Thursday, November 12, 2009

The wee hours of August 19, 2004 found me birthing my first daughter into the world and becoming a mother for the first time. As she was pushed earth-side, I was shoved unceremoniously into a world I had no real understanding existed. The Mama World. The Mama world can be a wonderful place. Here you will find people that completely understand how you can dread and love the sound of your baby's cry all at once. Here there are women that KNOW. The droopy eyes, the mismatched socks, the twenty-three interruptions in one telephone conversation- they just get it. The internet has been, for me, the center of my "Mama World" as most of my IRL friends do not yet have children. The internet chapter of this world is always there. I got my first taste of it while pregnant. Any question that I had was immediately answered by at LEAST thirty different women (and in many cases, I received thirty different answers!). Once I was officially initiated into the Mama World I found that there were literally thousands of eyes always available to answer any questions I had. Trouble breastfeeding? Diaper rash? Colic? Not sure which store has the very best price on strollers? Need energy shots? No problem, here's seven-hundred and fifteen opinions with at least forty different links to go with them and while we're at it, here's fourteen phone numbers if you need to talk. With the birth of each of my children, I've been blessed with a HUGE support system for all of my various little Mama Quirks.

Oh we all have them. Some of us simply cannot LIVE without our baby carriers. Others would rather choke on a snake than touch a disposable diaper. Others are more concerned with whether or not everything that their baby ingests is organic. The lists of Mama Quirks go on and on and on and many residual fires can be seen still smoking from flame wars the internet-world over attesting to just how SERIOUS we all are about them.

Flame wars? I know, I said the Mama World can be a wonderful place. It can also be a vicious place. Mothers the world over have a reputation for being fierce and warrior-like when it comes to our children. Unfortunately that Mama-bear instinct can be misplaced into ripping our sisters to shreds for doing or thinking about things differently.

What follows is the first of what I hope will be a series of opinionated posts about these various issues. Today I want to talk about Parenting Labels.

It seems that when I first became a mother I got sucked into the flame wars as quickly as the next mother. I couldn't help but notice, though, that the "more experienced" moms tended to be a bit more careful about picking their battles. As I'm now rounding the first corner into my oldest child's fifth year, I'm beginning to understand WHY. Being a mother is quite possibly THE most challenging occupation I can think of. Deep down inside most mothers want one thing: what is best for their children that doesn't also equal complete insanity for them. Most of the internet moms I settled down with spend a lot of time reading about raising children. And in reading, they've learned that there are some "parenting styles" that have become rather popular. The one I run into the most is, of course, Attachment Parenting (usually referred to as AP parenting or just AP).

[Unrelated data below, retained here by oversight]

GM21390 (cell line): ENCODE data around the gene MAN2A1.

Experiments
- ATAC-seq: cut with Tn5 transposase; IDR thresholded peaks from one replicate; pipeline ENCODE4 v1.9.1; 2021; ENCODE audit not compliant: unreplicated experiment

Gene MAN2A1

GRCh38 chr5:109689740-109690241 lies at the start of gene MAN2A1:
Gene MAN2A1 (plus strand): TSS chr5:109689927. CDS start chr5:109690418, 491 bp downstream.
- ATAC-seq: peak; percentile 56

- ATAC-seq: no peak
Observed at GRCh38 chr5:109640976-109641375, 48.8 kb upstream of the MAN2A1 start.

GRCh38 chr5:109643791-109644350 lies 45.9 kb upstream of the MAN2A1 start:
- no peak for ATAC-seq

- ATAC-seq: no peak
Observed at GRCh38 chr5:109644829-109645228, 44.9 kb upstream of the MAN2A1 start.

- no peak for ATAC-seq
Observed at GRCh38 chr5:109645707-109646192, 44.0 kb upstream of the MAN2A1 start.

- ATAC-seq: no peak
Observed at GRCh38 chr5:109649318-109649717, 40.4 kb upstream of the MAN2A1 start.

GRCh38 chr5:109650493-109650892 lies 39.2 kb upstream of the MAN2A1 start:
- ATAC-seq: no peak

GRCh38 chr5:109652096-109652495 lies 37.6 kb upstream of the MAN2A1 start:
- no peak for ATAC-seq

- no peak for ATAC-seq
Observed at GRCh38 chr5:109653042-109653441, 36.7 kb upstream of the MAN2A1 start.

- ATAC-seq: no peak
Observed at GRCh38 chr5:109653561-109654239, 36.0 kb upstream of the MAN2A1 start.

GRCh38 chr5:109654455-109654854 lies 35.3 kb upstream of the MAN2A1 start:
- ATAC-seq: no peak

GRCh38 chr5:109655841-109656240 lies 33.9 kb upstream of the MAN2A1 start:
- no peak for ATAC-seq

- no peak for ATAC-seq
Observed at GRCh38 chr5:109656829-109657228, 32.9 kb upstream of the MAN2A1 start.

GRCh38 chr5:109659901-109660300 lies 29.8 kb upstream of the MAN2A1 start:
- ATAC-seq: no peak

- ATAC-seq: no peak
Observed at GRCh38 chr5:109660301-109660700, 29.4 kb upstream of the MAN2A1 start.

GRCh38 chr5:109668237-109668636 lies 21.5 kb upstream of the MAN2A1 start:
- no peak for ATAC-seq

In the beginning, this was what I was ALL ABOUT. It just seemed to fit what I wanted for my kids. The base premise is very simple: respond to your baby's needs. And out of that premise we introduce things like baby-wearing and exclusively breastfeeding. But AP parenting has almost become the flag of the "natural" movement. I've not met many women, for example, that home-birth that don't also breastfeed and cloth diaper. I know very few women indeed who cloth-diaper that don't ALSO baby-wear. It's a slippery slope and in general, it's a good thing. All of these things are "good". What's NOT good is the way women seem to become divided over some of these issues.

Honestly, I never gave it much thought until recently. Some women baby-wear, for example, and some don't. But recently, one of the newer moms in a group I belong to wrote in asking a question that really made me realize just how bad this can be. Her question was along the lines of "Do I have to pick up my baby every single time she fusses, no matter what? I want to be AP but I sometimes I'm responding to her needs so often that I literally can't pee!" Ok, so I'm paraphrasing and I don't think her need to tinkle actually made it into her post. Her baby was old enough to be crawling around and getting into things and generally wreaking havoc on Mom's need to wash the dishes. Her question got me thinking: Why is she worried about being AP? It reminded me of my first year of Mom-hood, when I was afraid someone would find out that I let my 12mo old follow me around crying because she wanted to be picked up but I NEEDED a clean house because we were having company. She wasn't hurt, hungry or sick. She just wanted attention and was expressing that to me VERY CLEARLY. And I heard her! I listened, I responded! "I am RIGHT HERE, baby, I can hear you and you can be with me. But right now, I need to wash the dishes so I can make dinner so we can all eat." I felt GUILTY because I wasn't wearing her in a sling on my back so she could be in contact with me during her little moment of insecurity. It didn't help that while I was washing the dishes, she got down on her knees and laid her forehead on my feet and cried herself to sleep. Yes, on my feet. Right there at the sink with me up to my elbows in suds. In case anyone is wondering, she is JUST as dramaful today.